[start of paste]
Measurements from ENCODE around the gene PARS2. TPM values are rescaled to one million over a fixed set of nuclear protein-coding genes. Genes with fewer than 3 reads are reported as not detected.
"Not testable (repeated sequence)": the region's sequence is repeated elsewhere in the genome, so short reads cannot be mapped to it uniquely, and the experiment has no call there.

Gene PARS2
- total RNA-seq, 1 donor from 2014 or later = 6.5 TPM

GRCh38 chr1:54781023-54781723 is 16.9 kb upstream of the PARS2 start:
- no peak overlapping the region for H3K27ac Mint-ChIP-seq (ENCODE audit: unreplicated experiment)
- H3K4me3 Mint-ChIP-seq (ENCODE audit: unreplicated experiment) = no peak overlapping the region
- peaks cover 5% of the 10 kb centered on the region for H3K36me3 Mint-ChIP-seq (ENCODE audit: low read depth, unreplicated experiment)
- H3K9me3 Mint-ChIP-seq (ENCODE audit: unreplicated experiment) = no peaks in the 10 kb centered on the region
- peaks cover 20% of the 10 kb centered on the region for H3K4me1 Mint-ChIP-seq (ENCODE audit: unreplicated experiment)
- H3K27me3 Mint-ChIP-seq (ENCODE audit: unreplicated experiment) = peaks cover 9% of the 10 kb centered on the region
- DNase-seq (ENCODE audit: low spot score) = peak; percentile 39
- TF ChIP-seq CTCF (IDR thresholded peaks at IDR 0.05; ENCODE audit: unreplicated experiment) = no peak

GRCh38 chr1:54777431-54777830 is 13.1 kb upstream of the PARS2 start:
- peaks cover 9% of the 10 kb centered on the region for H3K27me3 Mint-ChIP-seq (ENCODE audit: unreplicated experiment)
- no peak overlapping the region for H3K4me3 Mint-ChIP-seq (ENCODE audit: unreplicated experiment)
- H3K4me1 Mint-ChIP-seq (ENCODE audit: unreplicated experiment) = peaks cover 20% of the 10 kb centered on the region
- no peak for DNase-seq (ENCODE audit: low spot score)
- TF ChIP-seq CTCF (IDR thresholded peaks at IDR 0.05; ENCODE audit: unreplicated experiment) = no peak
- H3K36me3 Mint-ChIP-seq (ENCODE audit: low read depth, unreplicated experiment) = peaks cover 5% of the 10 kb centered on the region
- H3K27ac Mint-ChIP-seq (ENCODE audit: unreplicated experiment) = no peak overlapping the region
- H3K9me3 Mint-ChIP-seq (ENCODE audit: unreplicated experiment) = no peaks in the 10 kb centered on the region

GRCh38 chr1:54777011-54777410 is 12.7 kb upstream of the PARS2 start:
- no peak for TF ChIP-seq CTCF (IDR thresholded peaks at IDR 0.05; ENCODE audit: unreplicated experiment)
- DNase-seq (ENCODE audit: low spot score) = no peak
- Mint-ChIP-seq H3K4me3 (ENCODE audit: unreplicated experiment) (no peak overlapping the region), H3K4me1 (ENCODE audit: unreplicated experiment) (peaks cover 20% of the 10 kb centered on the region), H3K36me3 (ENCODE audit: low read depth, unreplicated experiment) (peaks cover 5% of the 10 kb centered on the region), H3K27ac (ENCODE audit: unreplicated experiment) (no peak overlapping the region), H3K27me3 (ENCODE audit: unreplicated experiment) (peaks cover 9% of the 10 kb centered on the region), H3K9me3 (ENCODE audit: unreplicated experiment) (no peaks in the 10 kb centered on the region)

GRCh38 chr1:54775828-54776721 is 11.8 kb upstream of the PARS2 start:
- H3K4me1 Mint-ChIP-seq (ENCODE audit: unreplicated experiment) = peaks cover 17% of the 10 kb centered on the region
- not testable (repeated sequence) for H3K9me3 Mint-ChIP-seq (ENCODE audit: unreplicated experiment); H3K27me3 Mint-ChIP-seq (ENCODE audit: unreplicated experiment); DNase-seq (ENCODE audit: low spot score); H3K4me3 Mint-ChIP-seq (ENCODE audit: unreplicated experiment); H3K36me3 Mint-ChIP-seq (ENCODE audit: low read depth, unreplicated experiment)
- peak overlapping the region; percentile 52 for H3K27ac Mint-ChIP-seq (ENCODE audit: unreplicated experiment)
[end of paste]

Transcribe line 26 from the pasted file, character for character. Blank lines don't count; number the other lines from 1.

- Mint-ChIP-seq H3K4me3 (ENCODE audit: unreplicated experiment) (no peak overlapping the region), H3K4me1 (ENCODE audit: unreplicated experiment) (peaks cover 20% of the 10 kb centered on the region), H3K36me3 (ENCODE audit: low read depth, unreplicated experiment) (peaks cover 5% of the 10 kb centered on the region), H3K27ac (ENCODE audit: unreplicated experiment) (no peak overlapping the region), H3K27me3 (ENCODE audit: unreplicated experiment) (peaks cover 9% of the 10 kb centered on the region), H3K9me3 (ENCODE audit: unreplicated experiment) (no peaks in the 10 kb centered on the region)